Review: Fell in Love with a Girl
by Giorgia Del Don
- Swiss-US director Kaleo La Belle returns to explore the theme of the family as the ultimate unit of utopian happiness, through both hope and disillusion
In competition in the Focus Switzerland, Germany, Austria section at Zurich Film Festival, Fell in Love with a Girl [+see also:
film profile] seems to conclude (or at least prolong) a trilogy about fatherhood begun by Kaleo La Belle in 2006 with Crooked River and continued four years later with Beyond this Place, a road film peddling forwards on a bike looking for the inexistent link between a father (that of the director) and his son.
Winner of the prestigious Grand Prix SSA/Suissimage for best feature film at Visions du Réel, Beyond this Place was created by Kaleo La Belle as the child of a utopian era (that of late 60s American counterculture) that deprived many children of solid family roots, while also gifting them unrivalled freedom of thought.
In his most recent film, Fell in Love with a Girl, Maui-born Swiss director completely switches perspective. Having become a father himself, Kaleo confronts his own identity as a parent, ex-husband and new lover.
Kaleo travelled to Switzerland due to a romance and subsequently fathered three children there (with Karin, his ex-wife), he now seems to be making the reverse trip with his current partner, Emma, who is originally from the United States, accompanied by his entire family (Karin included!) after deeming it impossible for him to abandon his children, to deprive his children’s mother of their presence vice versa. The film weaves between the six members of what is now essentially a community, and the dense tangle of relationships that slowly turns into a deadly trap for an extended family that is still ultimately both juvenile and fragile.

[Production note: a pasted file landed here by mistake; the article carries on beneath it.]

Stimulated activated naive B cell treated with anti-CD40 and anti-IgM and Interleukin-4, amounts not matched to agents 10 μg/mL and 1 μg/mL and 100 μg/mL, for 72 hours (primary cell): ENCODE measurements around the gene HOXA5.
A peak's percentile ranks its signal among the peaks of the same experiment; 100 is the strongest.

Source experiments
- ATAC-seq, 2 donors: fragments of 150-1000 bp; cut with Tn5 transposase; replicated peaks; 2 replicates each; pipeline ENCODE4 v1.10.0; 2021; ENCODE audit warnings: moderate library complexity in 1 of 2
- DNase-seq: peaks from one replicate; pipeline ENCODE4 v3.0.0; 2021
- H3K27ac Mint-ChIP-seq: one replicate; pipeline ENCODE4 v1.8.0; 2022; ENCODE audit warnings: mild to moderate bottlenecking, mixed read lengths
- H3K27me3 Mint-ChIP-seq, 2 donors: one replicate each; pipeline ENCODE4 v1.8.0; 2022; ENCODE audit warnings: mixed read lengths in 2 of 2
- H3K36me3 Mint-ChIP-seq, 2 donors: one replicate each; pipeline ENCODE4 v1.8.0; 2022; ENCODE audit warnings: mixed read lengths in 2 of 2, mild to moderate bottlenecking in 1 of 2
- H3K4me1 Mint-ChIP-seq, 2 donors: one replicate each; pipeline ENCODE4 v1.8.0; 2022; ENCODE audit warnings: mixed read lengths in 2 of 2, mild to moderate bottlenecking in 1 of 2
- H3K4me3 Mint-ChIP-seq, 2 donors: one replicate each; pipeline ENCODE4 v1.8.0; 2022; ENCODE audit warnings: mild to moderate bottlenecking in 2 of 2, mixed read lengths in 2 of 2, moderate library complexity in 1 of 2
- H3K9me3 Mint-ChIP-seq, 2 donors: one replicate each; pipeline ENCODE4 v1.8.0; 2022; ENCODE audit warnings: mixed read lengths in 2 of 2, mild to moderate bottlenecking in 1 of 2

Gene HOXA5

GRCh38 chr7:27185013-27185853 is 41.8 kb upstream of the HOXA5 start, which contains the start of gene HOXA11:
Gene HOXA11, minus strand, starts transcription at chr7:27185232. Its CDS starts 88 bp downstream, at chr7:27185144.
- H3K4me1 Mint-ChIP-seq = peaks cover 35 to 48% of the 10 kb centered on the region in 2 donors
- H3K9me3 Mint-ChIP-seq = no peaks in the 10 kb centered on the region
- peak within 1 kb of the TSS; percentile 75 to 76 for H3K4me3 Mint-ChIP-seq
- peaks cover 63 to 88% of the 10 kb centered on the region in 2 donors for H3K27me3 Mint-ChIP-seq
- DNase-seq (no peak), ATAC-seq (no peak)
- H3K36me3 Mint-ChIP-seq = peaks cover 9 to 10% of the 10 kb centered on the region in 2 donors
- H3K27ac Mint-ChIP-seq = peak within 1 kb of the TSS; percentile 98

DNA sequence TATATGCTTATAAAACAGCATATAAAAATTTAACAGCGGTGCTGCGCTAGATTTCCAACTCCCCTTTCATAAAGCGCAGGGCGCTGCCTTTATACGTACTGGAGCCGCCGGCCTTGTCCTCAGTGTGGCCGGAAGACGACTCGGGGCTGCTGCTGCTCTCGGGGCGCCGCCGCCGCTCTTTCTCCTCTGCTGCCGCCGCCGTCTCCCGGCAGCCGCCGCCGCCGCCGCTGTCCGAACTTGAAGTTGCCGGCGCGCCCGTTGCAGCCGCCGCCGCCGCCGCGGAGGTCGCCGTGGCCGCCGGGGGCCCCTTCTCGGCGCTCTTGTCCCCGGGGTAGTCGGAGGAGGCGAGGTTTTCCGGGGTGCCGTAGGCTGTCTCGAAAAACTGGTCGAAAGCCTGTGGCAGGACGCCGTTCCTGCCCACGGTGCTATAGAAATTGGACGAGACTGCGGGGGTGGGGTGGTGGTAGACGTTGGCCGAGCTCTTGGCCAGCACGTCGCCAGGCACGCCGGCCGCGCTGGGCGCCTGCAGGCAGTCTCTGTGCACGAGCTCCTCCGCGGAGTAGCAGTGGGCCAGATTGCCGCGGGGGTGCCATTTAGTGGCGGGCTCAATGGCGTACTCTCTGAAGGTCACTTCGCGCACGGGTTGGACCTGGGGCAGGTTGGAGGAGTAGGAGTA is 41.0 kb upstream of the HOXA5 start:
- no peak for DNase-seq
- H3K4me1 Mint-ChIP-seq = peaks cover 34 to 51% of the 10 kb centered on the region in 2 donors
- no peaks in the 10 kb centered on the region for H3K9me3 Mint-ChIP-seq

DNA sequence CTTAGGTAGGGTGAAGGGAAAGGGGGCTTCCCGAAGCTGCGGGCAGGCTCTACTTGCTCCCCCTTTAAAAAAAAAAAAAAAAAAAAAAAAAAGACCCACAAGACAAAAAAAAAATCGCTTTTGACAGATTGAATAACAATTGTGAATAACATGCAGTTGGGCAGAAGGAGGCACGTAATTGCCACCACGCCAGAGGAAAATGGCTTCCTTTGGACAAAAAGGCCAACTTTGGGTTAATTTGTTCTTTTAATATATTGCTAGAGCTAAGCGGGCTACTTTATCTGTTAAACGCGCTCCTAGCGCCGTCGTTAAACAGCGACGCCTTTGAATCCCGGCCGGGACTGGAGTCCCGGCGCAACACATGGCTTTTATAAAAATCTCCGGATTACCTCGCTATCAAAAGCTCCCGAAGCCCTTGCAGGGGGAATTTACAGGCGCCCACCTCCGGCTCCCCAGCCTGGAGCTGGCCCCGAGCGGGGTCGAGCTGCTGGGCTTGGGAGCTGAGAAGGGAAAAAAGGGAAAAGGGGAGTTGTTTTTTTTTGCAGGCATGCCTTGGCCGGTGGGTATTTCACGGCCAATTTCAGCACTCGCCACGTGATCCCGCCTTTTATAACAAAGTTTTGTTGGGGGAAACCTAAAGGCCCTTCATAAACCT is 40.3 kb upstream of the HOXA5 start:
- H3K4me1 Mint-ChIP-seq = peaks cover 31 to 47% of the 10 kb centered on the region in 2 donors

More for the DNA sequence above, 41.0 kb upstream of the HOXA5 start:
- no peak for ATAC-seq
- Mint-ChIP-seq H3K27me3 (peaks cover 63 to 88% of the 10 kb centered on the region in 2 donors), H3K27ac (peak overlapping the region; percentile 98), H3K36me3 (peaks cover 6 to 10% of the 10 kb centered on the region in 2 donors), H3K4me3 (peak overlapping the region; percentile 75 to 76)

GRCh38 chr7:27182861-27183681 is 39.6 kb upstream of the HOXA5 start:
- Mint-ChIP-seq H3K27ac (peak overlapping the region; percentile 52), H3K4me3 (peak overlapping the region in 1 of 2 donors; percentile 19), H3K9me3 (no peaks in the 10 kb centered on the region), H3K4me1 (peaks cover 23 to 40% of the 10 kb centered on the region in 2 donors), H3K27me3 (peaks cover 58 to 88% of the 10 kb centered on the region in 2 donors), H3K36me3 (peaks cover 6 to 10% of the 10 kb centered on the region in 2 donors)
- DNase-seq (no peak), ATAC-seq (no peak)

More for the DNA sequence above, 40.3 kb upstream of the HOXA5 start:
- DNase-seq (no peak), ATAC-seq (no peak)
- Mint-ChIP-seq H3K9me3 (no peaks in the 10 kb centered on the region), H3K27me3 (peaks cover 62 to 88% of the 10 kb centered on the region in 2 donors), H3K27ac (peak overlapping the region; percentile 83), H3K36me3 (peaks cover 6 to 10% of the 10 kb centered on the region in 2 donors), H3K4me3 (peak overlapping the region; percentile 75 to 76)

Between projects planned in minute detail in order to allow everyone to find their own place and the harsh reality of the fact, familial harmony inevitably breaks down.
Kaleo La Belle fully embraces the crisis, filming everyone meticulously, up until the point of absolute exasperation, accompanied by a frank voice-over. If, at the beginning of the film, this almost compulsive attitude seems to come from a desire to better understand the needs of each member of the extended family, the film gradually becomes a shield to hide behind to protect oneself from harsh reality and shattered dreams.
If the film’s foundation, on which the family relies (respect, an absence of jealousy, sharing), appears to be utopian, we’re forced to admit that the humanity that lives inside each member of this improbable tribe consists of a healthy selfishness, instinctual self-preservation and basic needs, and this touches the audience deeply.
The musical interludes (performed by the melancholy Raymond Raposa), which give the film its rhythm and allow everyone to process what progressively becomes an obstacle course, also regularly remind us of the reasons that gave birth to this journey. A necessary warning that allows us to cling to hope until the film’s last moments, which in spite of everything, results in a happy ending.
Impregnated with a rare form of poetry, Fell in Love with a Girl is a true and intimate study: honest, clumsy and human, focusing on love in comparison to the complexity of a family unit that is as unwieldly as it is eternal. An entirely modern film.
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